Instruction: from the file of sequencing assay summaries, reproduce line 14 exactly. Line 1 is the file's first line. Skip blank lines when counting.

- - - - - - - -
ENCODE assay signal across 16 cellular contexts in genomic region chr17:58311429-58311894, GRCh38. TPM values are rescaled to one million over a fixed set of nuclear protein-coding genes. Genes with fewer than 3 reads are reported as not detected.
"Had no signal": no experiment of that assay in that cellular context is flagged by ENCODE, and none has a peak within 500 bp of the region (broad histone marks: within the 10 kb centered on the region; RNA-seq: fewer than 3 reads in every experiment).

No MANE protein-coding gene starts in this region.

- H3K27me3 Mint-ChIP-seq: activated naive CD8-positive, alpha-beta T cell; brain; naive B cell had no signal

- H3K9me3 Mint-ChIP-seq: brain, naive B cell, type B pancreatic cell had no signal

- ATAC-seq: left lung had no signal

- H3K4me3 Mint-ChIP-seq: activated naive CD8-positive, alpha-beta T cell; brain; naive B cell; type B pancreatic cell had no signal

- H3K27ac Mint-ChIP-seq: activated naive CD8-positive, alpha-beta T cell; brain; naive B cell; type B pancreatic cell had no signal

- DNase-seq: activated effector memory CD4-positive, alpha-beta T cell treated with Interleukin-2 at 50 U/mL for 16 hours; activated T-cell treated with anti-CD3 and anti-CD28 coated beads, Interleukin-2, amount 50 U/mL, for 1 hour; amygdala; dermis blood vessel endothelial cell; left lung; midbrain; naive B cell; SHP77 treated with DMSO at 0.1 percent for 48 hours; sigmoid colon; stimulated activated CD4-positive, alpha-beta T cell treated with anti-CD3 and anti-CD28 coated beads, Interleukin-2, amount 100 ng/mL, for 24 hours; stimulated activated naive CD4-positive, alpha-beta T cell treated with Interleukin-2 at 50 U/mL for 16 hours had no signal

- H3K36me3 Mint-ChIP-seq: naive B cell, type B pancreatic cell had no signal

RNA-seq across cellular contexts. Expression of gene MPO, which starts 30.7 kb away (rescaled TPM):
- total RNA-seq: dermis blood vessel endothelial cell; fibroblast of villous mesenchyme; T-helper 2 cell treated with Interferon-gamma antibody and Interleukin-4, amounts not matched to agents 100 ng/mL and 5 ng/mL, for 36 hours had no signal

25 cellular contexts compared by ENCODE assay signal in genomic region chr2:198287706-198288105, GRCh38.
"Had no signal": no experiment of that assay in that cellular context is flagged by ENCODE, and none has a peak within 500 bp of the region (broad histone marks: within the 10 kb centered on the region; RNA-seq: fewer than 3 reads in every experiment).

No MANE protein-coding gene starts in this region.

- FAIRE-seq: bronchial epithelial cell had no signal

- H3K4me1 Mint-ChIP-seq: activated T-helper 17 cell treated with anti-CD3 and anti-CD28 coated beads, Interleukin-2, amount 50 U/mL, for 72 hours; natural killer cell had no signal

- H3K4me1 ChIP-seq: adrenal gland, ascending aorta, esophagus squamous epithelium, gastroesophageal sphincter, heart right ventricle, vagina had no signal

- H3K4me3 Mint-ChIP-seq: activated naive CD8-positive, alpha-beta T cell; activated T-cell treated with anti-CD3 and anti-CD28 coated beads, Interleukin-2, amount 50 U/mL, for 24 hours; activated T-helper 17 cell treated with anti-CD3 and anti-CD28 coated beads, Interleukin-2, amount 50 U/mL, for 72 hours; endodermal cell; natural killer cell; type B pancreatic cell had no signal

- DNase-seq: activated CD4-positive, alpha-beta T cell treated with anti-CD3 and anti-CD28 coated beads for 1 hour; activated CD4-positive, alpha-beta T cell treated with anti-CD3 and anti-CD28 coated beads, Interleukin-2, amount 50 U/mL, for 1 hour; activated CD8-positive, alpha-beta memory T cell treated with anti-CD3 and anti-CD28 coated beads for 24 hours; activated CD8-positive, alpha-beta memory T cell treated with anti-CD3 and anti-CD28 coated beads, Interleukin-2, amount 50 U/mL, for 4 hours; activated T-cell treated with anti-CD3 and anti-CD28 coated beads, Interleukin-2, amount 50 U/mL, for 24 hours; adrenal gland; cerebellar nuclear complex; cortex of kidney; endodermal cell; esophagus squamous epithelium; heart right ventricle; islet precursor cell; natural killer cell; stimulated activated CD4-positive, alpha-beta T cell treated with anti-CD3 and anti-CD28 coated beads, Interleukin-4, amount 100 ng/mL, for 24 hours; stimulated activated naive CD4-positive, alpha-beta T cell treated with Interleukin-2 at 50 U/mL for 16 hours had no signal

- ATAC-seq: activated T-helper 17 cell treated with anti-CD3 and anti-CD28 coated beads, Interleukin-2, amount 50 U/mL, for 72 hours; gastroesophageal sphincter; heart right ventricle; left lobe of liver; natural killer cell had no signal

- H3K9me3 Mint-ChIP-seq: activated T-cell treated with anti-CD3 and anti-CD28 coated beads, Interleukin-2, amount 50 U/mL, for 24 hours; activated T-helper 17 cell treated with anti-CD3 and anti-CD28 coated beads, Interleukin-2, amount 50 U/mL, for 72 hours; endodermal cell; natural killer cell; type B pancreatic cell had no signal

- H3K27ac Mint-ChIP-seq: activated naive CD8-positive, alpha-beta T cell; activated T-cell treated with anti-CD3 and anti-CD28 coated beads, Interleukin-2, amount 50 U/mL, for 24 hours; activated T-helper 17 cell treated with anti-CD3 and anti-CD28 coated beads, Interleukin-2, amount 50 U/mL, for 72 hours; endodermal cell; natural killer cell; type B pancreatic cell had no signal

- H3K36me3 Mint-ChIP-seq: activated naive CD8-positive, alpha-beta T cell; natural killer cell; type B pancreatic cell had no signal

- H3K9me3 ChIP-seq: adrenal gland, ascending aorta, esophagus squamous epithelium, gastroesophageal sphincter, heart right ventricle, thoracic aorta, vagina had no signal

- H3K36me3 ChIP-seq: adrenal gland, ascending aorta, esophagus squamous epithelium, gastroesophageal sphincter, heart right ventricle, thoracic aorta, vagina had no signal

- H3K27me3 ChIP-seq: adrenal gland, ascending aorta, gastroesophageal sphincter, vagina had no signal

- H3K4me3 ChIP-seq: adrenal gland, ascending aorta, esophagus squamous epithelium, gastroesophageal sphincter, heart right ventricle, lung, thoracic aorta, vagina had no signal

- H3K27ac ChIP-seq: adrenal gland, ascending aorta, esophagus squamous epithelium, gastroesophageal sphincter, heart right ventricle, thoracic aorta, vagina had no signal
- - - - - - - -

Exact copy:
"Had no signal": no experiment of that assay in that cellular context is flagged by ENCODE, and none has a peak within 500 bp of the region (broad histone marks: within the 10 kb centered on the region; RNA-seq: fewer than 3 reads in every experiment).